Saturday, February 25, 2012

Agile Succeeds 3X over other brands

There is an interesting discussion of the Standish Groups 2012 report on Mike Cohn's blog.  Go read the article (Agile Succeeds Three Times More Ofter Than Waterfall) and the comments.

Here's the summary graphic.

Tuesday, February 21, 2012

An Agile Process is an Integral Equation

How does one define an Agile process.  I've heard that mathematics should be able to describe most anything; so here is my attempt at describing an Agile process.

An integral equation.  The integral from sprint 1 to sprint N of teamwork multiplied by the sum of test-driven development to the power of continuous integration plus pair programming plus the summation of refactoring.

See Also:
     S.O.L.I.D. design principle posters.
     Which Agile Process Should You Choose? a comparative study of processes
     A List of Agility Tests

During Scrum boot camps at SolutionsIQ back in the day we ran an exercise to map the engineering practices to the Agile manifesto's 12 principles.  The first several groups to participate in the exercise arrived at a set of practices that felt to all as if they had covered most of the 12 principles, but not all sufficiently.  That's what instigated the practice of teamwork, not that it had been missing on our teams, it just was not overtly called out as a practice.  Therefore it received less attention for improvement.  It also created some AH moments upon reflection of some of the teams that had trouble with that practice.

We played around with substituting other practices for these core 6 practices.  For example let's not do pair programming and see what we need to insure quality code continues to result from our teams. So replace PP with pier-code review practices.  So teams ran this experiment - and depending upon the individual on the team, though that was a equal and better substitution. Other's didn't believe it a equal substitution when mapping that practice to the 12 principles.  We lost some capabilities that pair programming supported and encouraged that typical code review practices never replaced, and in many cases harmed (such as teamwork).

Monday, February 6, 2012

The Founder Effect

One way to scale Scrum is to get one team functioning (mature team) and then populate new teams by dividing the original members up amongst the newly created teams. Does this work?  I think the answer is both yes and no.  Does science have any analogies to study that would help us to predict what factors lead to the yes answer and away from the no answer?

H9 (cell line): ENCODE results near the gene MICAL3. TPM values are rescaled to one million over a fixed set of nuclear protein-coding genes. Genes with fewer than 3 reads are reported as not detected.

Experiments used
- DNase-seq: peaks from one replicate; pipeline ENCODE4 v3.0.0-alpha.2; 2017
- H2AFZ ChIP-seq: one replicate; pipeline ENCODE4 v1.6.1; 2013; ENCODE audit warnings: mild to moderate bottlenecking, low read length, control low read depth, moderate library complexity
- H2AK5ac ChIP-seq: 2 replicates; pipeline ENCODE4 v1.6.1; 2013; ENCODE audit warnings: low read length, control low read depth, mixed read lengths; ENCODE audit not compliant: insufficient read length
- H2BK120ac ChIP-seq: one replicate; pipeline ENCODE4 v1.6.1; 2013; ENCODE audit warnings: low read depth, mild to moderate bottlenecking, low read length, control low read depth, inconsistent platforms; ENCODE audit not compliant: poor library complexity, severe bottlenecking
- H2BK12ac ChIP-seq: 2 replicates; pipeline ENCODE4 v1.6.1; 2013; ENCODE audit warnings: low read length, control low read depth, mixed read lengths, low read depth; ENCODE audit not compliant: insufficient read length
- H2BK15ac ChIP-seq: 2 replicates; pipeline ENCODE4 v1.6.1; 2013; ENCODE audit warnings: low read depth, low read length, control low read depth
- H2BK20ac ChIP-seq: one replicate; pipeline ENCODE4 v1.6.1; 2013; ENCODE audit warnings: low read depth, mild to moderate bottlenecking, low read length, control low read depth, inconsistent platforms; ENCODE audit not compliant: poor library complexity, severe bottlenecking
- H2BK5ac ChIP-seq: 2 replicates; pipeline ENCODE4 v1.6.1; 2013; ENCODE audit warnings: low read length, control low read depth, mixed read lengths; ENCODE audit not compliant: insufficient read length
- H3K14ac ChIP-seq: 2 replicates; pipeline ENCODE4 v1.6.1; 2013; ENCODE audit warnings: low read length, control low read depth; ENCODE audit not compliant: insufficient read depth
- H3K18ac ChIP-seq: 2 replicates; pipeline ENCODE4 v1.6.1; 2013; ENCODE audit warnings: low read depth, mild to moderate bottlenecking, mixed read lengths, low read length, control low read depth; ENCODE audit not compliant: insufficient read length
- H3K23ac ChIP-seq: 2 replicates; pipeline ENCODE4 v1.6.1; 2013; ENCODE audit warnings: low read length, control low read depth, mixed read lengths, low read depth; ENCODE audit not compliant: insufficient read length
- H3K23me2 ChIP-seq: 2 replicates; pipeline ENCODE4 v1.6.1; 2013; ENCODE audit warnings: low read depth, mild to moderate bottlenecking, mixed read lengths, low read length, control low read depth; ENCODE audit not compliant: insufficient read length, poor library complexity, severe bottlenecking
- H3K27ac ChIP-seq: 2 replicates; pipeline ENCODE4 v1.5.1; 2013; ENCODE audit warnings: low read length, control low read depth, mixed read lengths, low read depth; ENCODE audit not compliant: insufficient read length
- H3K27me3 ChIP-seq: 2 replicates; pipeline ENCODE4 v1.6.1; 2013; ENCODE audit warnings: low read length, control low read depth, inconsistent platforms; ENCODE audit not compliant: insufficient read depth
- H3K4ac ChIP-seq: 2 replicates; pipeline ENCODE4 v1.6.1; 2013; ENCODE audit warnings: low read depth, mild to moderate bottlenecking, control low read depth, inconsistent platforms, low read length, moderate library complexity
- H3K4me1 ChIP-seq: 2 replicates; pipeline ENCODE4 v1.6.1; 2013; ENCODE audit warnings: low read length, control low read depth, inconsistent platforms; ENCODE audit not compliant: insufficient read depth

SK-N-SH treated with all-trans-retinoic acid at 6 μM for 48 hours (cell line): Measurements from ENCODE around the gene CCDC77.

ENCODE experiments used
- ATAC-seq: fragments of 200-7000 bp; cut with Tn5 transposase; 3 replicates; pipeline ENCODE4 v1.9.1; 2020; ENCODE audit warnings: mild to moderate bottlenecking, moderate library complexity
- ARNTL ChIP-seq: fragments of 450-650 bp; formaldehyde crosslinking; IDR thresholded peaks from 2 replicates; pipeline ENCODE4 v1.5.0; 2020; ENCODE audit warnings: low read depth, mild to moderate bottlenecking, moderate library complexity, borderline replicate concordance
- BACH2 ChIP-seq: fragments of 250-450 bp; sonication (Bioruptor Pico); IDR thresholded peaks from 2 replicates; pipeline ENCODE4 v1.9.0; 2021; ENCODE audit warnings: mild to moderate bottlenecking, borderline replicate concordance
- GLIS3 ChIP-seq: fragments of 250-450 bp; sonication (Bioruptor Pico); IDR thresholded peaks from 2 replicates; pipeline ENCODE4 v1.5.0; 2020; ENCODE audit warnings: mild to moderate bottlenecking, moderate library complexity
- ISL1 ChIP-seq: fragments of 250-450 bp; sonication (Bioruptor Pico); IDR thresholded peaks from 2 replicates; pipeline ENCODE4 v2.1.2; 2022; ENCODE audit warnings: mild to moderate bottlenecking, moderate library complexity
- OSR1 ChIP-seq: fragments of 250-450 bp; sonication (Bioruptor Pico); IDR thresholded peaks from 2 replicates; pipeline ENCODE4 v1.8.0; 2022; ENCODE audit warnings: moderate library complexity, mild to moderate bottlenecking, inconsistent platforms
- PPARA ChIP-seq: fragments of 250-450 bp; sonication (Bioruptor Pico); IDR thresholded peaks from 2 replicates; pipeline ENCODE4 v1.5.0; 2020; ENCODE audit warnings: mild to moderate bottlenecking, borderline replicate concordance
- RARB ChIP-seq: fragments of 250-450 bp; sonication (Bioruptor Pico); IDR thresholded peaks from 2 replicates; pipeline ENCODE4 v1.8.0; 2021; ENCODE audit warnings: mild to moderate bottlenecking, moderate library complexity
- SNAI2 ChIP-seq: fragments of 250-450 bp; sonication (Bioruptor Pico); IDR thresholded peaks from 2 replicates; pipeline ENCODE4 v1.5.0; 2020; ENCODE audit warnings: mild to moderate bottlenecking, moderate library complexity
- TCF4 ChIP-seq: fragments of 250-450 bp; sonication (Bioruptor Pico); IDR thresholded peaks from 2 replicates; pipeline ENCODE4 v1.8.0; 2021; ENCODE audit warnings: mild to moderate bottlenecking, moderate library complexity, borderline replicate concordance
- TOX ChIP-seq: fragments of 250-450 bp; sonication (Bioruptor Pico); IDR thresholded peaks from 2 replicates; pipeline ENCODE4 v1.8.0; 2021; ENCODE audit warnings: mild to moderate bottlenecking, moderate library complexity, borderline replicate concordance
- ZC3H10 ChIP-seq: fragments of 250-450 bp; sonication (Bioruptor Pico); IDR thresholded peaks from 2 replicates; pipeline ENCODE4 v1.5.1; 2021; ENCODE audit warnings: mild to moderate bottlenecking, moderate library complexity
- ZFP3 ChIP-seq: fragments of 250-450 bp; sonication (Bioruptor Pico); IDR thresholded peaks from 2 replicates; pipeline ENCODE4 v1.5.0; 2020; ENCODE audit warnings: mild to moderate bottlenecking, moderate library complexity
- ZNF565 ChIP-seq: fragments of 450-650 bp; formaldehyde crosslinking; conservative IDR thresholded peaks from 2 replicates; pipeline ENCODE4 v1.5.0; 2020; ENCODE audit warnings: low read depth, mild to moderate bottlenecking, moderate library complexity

The Founder Effect - an effect that evolutionary biology predicts from the classic theory of evolution.  The most adaptable will survive.  We agilist believe in this theory.  Here's a study of the founder effect in Caribbean lizards.  The study reflects that the founders of a population have a significant  effect upon the new population.  However the environment also has a significant effect.

To draw the conclusion the studies author,  Schoener said: “The answer we found is that founder effects can leave a persistent signal as generations replace one another over time, even as populations adapt to new conditions. Our study of these fundamental evolutionary principles affects our general understanding of how the biological world works.”

What should this tell you about the Scrum scaling practice?  That the individuals that found the new teams will have a large effect upon the team's performance.  And that the environment will influence this team also.  What I think we forget in making this scaling Scrum technique is that significant energy (Scrum coaching) went into the first team.  This is an environmental factor.  If that factor is removed for the subsequent team then the individual will have a much more difficult time instilling the philosophy of Agile by themselves.  Their "signal" will be diluted in the progenitor team.  Now if the organizational values and principles are Agile (truly Agile) then the environment is going to support this lone founder.  Yet, in many transformations this is not true - the scaling happens before the organization has had the changes set.

Founders are very important.  My favorite technique for Scrum adoption is to "stack the deck" - embed 2 or 3 known agilist on the team.  Yet, the environment is perhaps the one thing that the leadership has more control over.

In the book Switch - by Chip and Dan Heath creates a wonderful metaphor for change.  The rider, elephant, and the environment give us a nice model for what we can effect as change agents.

I just walked into the workplace bay of a team that did just this Scrum scaling technique.  Eight months later, I could no longer tell that the teams were practicing Scrum.  The environment did not sustain their new Scrum practices. The founders were mutated toward the old ways faster than they muted the processes toward the new Scrum processes.  The Scrum adoption didn't manifest in the next generation team.